Too bad she can’t take advantage of it.


We Want You. Maybe.

10 Feb

“You’ve been selected!”

“You’ve impressed us.”

“We’re interested in you.”

“You’ve caught our attention.”

Flattery will get you everywhere.  Apparently that’s what the colleges are hoping for when they send marketing emails with these kinds of gushing statements in the subject line.  I had forgotten that my daughter had put down my email address on the PSAT form in October and now that the PSAT results had been released in mid-December, the colleges are sending information to her.  They’re flooding my in-box, several a day, even on weekends.  As they stream in, I’ve been madly forwarding them to her.  Just to keep organized, she created a separate folder for all these emails.

“Have you looked at any of the colleges yet?  Do any of them interest you?” I asked her eagerly.  Ok, perhaps I’m a little more excited than she is.  Some of the colleges looked intriguing to me.

Because she has been busy with schoolwork and tests, she hadn’t looked at any of the emails yet.  At my slightly disappointed look, she said, “Mom, just because they send you an email doesn’t mean you’ll get into the school.”

She’s right.  She and her friends know that colleges send out these recruiting materials but it doesn’t mean they will admit you when you apply.  The New York Times in conjunction with the Chronicle of Higher Education addressed this issue in an article by Mr. Eric Hoover published on November 5, 2010 called “Application Inflation: When is Enough Enough?” The article mentions that colleges buy names of students whose standardized test scores and grade point averages fall within certain ranges.  Nowadays, the College Board sells 80 million names to 1,200 colleges at 32 cents a name.  You do the math.  (I had to open an Excel spreadsheet since my handy-dandy solar-powered calculator couldn’t handle all the zeros).  Ka-ching!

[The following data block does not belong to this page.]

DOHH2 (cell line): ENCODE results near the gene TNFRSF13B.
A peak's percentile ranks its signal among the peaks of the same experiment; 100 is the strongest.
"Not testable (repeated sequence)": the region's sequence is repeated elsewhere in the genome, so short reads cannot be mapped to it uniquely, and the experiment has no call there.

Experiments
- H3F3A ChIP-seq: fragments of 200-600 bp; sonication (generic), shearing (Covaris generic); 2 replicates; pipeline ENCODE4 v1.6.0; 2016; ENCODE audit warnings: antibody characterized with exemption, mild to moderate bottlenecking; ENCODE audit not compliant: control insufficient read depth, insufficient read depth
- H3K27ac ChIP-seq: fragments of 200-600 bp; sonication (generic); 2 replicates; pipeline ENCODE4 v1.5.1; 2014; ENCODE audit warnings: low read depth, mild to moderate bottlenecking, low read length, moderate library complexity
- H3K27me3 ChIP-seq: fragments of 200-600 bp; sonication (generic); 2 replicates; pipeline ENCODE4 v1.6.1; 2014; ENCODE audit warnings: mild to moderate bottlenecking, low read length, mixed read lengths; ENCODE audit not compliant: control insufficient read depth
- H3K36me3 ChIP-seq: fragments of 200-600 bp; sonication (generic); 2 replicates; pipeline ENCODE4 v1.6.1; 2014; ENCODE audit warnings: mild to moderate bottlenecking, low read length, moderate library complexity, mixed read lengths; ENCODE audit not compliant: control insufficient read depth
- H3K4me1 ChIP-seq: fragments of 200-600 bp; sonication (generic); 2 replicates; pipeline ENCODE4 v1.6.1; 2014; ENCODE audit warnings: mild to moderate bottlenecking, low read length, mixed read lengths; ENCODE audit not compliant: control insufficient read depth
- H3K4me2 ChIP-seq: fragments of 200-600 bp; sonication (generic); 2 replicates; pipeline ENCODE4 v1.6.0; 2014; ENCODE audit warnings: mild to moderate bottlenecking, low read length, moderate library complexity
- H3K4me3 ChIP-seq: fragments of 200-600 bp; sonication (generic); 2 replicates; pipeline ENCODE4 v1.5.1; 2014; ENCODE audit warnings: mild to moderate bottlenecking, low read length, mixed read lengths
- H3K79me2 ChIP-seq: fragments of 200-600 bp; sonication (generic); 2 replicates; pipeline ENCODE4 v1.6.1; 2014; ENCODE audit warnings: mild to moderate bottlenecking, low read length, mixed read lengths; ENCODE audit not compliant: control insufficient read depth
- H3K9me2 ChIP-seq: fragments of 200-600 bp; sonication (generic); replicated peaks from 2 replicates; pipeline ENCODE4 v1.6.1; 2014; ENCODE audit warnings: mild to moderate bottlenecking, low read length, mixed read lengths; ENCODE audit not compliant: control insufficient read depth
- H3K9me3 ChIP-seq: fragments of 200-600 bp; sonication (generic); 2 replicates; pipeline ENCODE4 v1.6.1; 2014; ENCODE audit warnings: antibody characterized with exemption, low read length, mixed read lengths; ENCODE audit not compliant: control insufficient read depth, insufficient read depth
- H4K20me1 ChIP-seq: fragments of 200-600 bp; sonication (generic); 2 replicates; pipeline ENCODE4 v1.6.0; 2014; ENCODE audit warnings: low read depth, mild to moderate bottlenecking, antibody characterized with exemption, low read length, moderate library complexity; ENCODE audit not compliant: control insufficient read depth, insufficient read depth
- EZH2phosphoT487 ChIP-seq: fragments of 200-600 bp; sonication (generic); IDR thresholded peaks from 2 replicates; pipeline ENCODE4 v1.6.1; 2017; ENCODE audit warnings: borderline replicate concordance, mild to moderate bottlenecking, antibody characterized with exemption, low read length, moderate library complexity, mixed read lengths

They’ve been doing this since my generation applied to college except back then they used snail mail.  My husband recalls that Harvard sent him a letter encouraging him to apply to the college, which he did.  He was rejected.  He remembers feeling miffed, thinking, “Well, why did you ask me to apply?”  Some things have not changed in thirty years and Mr. Hoover interviews recent students in his article who have similarly felt the sting of rejection after being targeted by a college’s marketing department.

Still, it’s hard not to fall for the marketing come-ons, especially since they so cleverly play to the teenager’s ego (and by extension, said teenager’s mother’s ego).  My daughter admitted that it made her feel good to read the colleges’ adulatory acclamations about her academic accomplishments, (“You’re a successful student!”).  She felt encouraged, and it feels nice to be desired and pursued.  Who knows?  When she finally gets around to reading some of the emails, she may want to visit some of the schools.  Meanwhile, it’s best not to read too much into anything.  They want you…maybe.